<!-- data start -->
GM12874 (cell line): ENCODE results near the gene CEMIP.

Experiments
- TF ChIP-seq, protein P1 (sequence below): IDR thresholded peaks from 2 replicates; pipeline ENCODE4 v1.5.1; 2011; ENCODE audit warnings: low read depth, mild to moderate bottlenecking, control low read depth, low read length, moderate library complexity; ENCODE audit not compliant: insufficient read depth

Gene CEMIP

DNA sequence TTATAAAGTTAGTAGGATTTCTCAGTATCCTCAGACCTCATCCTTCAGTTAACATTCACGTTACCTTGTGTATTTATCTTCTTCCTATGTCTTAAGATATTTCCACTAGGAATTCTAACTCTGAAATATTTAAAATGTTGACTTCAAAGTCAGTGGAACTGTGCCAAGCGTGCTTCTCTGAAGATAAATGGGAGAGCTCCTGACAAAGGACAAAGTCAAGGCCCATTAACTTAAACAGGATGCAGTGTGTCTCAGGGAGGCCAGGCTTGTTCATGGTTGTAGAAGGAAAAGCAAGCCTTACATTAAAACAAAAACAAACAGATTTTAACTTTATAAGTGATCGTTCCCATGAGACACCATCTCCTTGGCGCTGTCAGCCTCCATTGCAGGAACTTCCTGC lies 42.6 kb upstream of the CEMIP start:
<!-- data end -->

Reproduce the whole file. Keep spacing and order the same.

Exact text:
GM12874 (cell line): ENCODE results near the gene CEMIP.

Experiments
- TF ChIP-seq, protein P1 (sequence below): IDR thresholded peaks from 2 replicates; pipeline ENCODE4 v1.5.1; 2011; ENCODE audit warnings: low read depth, mild to moderate bottlenecking, control low read depth, low read length, moderate library complexity; ENCODE audit not compliant: insufficient read depth

Gene CEMIP

DNA sequence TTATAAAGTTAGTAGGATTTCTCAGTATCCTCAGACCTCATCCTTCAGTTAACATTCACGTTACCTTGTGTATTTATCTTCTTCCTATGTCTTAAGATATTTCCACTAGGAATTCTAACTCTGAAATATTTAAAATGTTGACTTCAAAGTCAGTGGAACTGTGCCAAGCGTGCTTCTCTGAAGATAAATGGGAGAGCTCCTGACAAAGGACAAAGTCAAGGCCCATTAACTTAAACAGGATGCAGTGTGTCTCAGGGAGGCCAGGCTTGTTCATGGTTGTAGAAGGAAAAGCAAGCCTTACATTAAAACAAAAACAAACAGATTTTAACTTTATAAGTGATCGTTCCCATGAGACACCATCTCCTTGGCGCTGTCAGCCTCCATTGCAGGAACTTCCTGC lies 42.6 kb upstream of the CEMIP start: